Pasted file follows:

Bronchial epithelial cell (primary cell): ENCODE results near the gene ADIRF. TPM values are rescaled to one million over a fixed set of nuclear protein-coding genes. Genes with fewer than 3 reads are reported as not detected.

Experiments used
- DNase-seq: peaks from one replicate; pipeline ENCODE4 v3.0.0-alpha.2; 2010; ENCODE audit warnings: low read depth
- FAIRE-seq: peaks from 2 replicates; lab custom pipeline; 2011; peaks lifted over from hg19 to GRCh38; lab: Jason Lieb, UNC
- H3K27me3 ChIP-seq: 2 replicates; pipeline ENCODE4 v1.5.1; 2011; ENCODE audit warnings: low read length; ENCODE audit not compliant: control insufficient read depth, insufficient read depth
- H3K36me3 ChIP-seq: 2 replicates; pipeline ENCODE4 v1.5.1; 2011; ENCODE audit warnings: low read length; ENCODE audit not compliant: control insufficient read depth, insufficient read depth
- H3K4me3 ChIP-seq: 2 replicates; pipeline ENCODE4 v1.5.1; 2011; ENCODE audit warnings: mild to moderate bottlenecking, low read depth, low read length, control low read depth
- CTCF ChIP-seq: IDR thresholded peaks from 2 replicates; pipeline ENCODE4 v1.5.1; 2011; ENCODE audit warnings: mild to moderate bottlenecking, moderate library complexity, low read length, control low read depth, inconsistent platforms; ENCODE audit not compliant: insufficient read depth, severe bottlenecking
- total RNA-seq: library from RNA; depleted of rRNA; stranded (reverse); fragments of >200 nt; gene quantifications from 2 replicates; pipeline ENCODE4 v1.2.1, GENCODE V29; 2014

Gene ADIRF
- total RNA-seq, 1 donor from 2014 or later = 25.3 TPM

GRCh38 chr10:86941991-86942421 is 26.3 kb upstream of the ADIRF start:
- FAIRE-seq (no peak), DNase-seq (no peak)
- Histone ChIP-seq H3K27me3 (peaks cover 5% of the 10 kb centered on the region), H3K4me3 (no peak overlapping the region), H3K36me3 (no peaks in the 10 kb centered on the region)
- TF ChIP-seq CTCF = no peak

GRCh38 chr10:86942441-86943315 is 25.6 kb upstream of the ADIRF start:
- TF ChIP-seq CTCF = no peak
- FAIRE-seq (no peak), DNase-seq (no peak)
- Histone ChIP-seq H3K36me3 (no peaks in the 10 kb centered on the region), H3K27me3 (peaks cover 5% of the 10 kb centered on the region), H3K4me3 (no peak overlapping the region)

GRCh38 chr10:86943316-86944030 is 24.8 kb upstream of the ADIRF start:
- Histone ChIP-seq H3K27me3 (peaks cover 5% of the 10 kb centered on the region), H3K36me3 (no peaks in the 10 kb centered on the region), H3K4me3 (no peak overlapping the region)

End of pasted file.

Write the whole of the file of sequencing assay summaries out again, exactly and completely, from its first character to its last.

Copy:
Bronchial epithelial cell (primary cell): ENCODE results near the gene ADIRF. TPM values are rescaled to one million over a fixed set of nuclear protein-coding genes. Genes with fewer than 3 reads are reported as not detected.

Experiments used
- DNase-seq: peaks from one replicate; pipeline ENCODE4 v3.0.0-alpha.2; 2010; ENCODE audit warnings: low read depth
- FAIRE-seq: peaks from 2 replicates; lab custom pipeline; 2011; peaks lifted over from hg19 to GRCh38; lab: Jason Lieb, UNC
- H3K27me3 ChIP-seq: 2 replicates; pipeline ENCODE4 v1.5.1; 2011; ENCODE audit warnings: low read length; ENCODE audit not compliant: control insufficient read depth, insufficient read depth
- H3K36me3 ChIP-seq: 2 replicates; pipeline ENCODE4 v1.5.1; 2011; ENCODE audit warnings: low read length; ENCODE audit not compliant: control insufficient read depth, insufficient read depth
- H3K4me3 ChIP-seq: 2 replicates; pipeline ENCODE4 v1.5.1; 2011; ENCODE audit warnings: mild to moderate bottlenecking, low read depth, low read length, control low read depth
- CTCF ChIP-seq: IDR thresholded peaks from 2 replicates; pipeline ENCODE4 v1.5.1; 2011; ENCODE audit warnings: mild to moderate bottlenecking, moderate library complexity, low read length, control low read depth, inconsistent platforms; ENCODE audit not compliant: insufficient read depth, severe bottlenecking
- total RNA-seq: library from RNA; depleted of rRNA; stranded (reverse); fragments of >200 nt; gene quantifications from 2 replicates; pipeline ENCODE4 v1.2.1, GENCODE V29; 2014

Gene ADIRF
- total RNA-seq, 1 donor from 2014 or later = 25.3 TPM

GRCh38 chr10:86941991-86942421 is 26.3 kb upstream of the ADIRF start:
- FAIRE-seq (no peak), DNase-seq (no peak)
- Histone ChIP-seq H3K27me3 (peaks cover 5% of the 10 kb centered on the region), H3K4me3 (no peak overlapping the region), H3K36me3 (no peaks in the 10 kb centered on the region)
- TF ChIP-seq CTCF = no peak

GRCh38 chr10:86942441-86943315 is 25.6 kb upstream of the ADIRF start:
- TF ChIP-seq CTCF = no peak
- FAIRE-seq (no peak), DNase-seq (no peak)
- Histone ChIP-seq H3K36me3 (no peaks in the 10 kb centered on the region), H3K27me3 (peaks cover 5% of the 10 kb centered on the region), H3K4me3 (no peak overlapping the region)

GRCh38 chr10:86943316-86944030 is 24.8 kb upstream of the ADIRF start:
- Histone ChIP-seq H3K27me3 (peaks cover 5% of the 10 kb centered on the region), H3K36me3 (no peaks in the 10 kb centered on the region), H3K4me3 (no peak overlapping the region)